Prize-winning poet, playwright and children's author Charles Causley was born in Launceston, Cornwall, on 24 August 1917, and was educated at Launceston College and Peterborough Training College.
He began writing plays in the 1930s including Runaway (1936) and The Conquering Hero (1937), and served in the Royal Navy during the Second World War, an experience he wrote about in Hands to Dance: Short Stories (1951), and in his first two collections of poetry, Farewell, Aggie Weston (1951) and Survivor's Leave (1953). Union Street: Poems (1957) included poems from both collections and was published with an introduction by the writer Edith Sitwell.
After the war he trained to be a teacher, teaching at the grammar school in Launceston, and became literary editor of two BBC radio magazines, 'Apollo in the West' and 'Signature' (1953-6). In 1954 and 1966 he was awarded Travel Scholarships by the Society of Authors. He served on the Poetry Panel of the Arts Council of Great Britain from 1962-6 and was awarded the Queen's Gold Medal for Poetry in 1967. He later won a Cholmondeley Award (1971) and the Ingersoll Foundation T. S. Eliot Award (USA) in 1990. In 2000 he was awarded the Heywood Hill Literary Prize.
Other poetry books by Charles Causley include the collections Johnny Alleluia: Poems (1961), Underneath the Water (1968), Secret Destinations (1984), and A Field of Vision (1988), as well as poetry written for children including Figgie Hobbin: Poems for Children (1970), Jack the Treacle Eater (1987), winner of the Kurt Maschler Award, and The Young Man of Cury and Other Poems (1991). He also edited and contributed to numerous poetry anthologies and wrote the librettos to William Mathias' opera Jonah, and Phyllis Tate's St Martha and the Dragon.
Charles Causley was made a Fellow of the Royal Society of Literature in 1958, and a CBE in 1986. He held honorary degrees from Oxford and Exeter, where he was also Honorary Fellow in Poetry.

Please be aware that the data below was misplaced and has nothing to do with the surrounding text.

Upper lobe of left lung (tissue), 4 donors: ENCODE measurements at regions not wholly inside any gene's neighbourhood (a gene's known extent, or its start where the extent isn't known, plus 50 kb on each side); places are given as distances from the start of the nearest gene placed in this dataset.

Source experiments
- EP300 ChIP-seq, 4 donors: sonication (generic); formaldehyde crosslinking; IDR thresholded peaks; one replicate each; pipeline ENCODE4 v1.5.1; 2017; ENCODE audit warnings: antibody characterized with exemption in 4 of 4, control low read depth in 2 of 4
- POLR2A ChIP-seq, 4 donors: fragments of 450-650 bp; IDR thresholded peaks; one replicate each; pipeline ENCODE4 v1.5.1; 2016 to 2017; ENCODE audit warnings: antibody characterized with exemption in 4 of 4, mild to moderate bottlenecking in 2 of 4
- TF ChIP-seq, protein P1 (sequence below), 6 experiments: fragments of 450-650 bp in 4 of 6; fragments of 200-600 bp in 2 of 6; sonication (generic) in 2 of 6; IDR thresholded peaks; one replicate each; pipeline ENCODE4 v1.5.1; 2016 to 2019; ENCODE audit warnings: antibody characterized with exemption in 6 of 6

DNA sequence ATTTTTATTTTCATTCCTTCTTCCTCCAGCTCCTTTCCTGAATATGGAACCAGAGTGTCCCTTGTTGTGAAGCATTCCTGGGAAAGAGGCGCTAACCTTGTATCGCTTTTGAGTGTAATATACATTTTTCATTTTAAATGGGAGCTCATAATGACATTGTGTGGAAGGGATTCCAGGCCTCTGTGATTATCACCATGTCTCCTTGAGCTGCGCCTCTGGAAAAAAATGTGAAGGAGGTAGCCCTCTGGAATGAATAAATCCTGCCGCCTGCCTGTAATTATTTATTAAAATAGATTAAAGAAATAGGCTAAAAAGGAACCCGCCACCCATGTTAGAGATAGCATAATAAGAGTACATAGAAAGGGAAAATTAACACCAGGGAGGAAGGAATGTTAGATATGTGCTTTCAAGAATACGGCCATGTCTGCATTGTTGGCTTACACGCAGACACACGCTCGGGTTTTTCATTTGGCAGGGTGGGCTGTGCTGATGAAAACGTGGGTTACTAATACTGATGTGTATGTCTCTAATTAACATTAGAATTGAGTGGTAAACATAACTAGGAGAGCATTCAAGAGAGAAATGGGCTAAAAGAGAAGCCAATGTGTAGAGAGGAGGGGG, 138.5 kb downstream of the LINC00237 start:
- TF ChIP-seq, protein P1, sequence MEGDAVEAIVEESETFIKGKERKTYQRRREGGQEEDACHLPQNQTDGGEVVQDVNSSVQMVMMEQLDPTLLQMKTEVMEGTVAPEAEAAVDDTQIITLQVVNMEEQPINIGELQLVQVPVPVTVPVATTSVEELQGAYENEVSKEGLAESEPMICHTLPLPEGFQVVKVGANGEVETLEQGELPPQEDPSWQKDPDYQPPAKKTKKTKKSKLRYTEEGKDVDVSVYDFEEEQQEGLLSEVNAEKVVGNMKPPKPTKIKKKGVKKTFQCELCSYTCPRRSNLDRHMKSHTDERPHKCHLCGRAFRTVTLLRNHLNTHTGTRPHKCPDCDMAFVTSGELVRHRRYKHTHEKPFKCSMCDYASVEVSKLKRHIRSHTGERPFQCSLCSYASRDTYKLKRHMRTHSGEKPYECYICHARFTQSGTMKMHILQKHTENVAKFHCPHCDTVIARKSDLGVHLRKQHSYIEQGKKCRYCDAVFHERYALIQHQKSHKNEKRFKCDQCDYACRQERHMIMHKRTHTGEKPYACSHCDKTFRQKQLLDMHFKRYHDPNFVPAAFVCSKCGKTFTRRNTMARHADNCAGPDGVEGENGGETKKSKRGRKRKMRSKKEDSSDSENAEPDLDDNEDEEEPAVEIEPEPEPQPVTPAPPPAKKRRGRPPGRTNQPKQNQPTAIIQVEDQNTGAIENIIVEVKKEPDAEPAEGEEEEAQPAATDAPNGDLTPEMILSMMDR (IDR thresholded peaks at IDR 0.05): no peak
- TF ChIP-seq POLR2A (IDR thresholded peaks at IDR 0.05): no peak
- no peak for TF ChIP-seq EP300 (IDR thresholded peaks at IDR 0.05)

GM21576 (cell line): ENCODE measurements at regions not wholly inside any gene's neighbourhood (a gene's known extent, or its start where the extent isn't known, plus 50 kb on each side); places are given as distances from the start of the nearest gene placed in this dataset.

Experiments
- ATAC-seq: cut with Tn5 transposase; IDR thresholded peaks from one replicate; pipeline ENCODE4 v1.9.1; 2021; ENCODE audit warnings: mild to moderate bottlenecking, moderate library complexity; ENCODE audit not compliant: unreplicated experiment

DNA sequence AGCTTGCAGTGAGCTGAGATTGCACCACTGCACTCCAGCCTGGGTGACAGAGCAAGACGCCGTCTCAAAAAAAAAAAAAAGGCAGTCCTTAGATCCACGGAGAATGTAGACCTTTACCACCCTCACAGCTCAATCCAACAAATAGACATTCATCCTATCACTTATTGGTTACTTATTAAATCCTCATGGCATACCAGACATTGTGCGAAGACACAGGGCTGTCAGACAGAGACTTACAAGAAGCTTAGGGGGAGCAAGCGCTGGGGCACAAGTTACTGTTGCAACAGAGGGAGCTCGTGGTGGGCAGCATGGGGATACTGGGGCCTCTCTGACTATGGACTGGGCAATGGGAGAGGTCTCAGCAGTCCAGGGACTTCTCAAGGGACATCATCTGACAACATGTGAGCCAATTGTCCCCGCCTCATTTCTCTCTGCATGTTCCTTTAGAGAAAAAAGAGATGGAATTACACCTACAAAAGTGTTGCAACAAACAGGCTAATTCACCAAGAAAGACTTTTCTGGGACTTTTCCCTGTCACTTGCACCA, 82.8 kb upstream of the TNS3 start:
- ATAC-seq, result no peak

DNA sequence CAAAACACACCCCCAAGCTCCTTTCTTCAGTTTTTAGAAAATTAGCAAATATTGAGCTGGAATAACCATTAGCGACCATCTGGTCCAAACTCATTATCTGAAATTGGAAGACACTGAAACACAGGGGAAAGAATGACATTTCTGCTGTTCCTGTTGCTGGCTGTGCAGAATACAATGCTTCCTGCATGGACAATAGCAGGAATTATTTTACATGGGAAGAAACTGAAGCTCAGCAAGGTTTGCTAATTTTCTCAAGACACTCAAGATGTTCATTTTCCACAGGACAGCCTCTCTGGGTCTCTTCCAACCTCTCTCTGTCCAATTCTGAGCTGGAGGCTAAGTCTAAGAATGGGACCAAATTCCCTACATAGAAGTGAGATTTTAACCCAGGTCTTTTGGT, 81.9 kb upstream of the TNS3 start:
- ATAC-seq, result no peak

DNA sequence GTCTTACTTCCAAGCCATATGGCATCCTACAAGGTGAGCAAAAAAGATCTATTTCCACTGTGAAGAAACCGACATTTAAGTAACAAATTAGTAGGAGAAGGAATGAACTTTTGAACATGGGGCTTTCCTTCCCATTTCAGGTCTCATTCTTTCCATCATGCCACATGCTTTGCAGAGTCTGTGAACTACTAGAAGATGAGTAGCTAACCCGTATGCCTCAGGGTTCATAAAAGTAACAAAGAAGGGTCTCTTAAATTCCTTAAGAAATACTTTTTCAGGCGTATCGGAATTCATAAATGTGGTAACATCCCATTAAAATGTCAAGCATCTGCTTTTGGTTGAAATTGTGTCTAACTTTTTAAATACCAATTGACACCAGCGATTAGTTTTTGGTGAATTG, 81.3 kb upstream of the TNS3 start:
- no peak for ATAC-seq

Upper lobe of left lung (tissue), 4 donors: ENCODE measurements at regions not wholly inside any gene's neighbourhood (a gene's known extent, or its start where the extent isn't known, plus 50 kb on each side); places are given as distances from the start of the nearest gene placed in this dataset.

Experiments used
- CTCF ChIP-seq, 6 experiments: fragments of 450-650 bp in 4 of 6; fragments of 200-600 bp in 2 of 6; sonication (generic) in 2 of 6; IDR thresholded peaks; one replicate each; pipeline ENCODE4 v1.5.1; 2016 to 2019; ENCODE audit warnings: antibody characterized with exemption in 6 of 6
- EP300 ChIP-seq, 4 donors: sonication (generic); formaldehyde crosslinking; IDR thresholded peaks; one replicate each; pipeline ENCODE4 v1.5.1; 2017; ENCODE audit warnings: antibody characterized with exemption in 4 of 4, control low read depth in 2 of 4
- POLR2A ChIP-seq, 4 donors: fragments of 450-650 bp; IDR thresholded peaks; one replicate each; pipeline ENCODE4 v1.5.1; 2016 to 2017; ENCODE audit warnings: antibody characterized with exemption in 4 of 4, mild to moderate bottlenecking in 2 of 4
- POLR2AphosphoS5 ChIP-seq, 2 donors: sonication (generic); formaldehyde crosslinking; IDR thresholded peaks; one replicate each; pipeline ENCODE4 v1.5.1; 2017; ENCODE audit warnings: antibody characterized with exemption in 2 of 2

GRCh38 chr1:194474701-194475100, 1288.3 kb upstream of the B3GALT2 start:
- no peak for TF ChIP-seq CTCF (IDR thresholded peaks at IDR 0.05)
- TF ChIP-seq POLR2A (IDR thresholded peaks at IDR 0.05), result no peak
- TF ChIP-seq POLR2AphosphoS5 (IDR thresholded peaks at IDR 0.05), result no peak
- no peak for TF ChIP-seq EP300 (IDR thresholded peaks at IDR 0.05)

Charles Causley died on Tuesday, 4 November 2003, aged 86.
Charles Causley remained remarkably consistent throughout his long career.
His great achievement has been to keep the ballad alive in urban times and to adapt such traditional forms to modern matter. His first book appeared in 1951 and many poems reflected his service in the war. 'Recruiting Drive' illustrates his modern ballad style well:
'He says I have no culture
And that when I've stormed the pass
I shall fall on the farm with a smoking arm
And ravish his bonny lass.'
Causley employs all the traditional devices of metrical poetry, including refrain, and his poetry could be said to be conservative in that the conclusions are never surprising, the emotions invoked are conventional and beat to the traditional tune of nature and its epiphanies. Folkloric devices help to give the poetry a timeless feel of oracular wisdom: 'A penny of brass and a crown of tin / And a fire of spice for original sin?' His imagery, especially in the ballads, is sharp and highly coloured: 'the Yankee-white wheat', 'the vermilion forest', 'the black-buttered gun'. These are all from one poem, 'The Ballad of the Five Continents'.
Causley served in the Navy in World War II and his many poems about the sea evoke its timeless allure:
'In Broad Street in Summer we saw the boys hauling
The Yankee white wheat on the bowl of the bay,
Between us the sword of the sun where we lay
Bloody with poppies...'
('Ballad of the Five Continents')
He has a dry sense of humour, as in 'Betjeman, 1984':
'Take your ease, pale haired admirer,
As I, half the century saner,
Pour a vintage Mazawattee
Through the Marks and Spencer strainer
In a genuine British railways
(Luton Made) cardboard container.'
His later poems are sparer and the rhythms less jaunty, as in the poem about his parents, 'Eden Rock':
'They beckon to me from the other bank.
I hear them call, "See where the dream path is!
Crossing is not as hard as you might think."
I had not thought it would be like this.'
Causley is a poet, like Norman Nicholson, who lived in the same place all his life (apart from his war service) and never strained for effect or new subject matter. He worked as a teacher and his poetry for children is extremely popular. His adult poem 'Timothy Winters' is probably the best-known brat poem ever written:
'Timothy Winters comes to school
with eyes as wide as a football pool,
Ears like bombs and teeth like splinters;
A blitz of a boy is Timothy Winters.'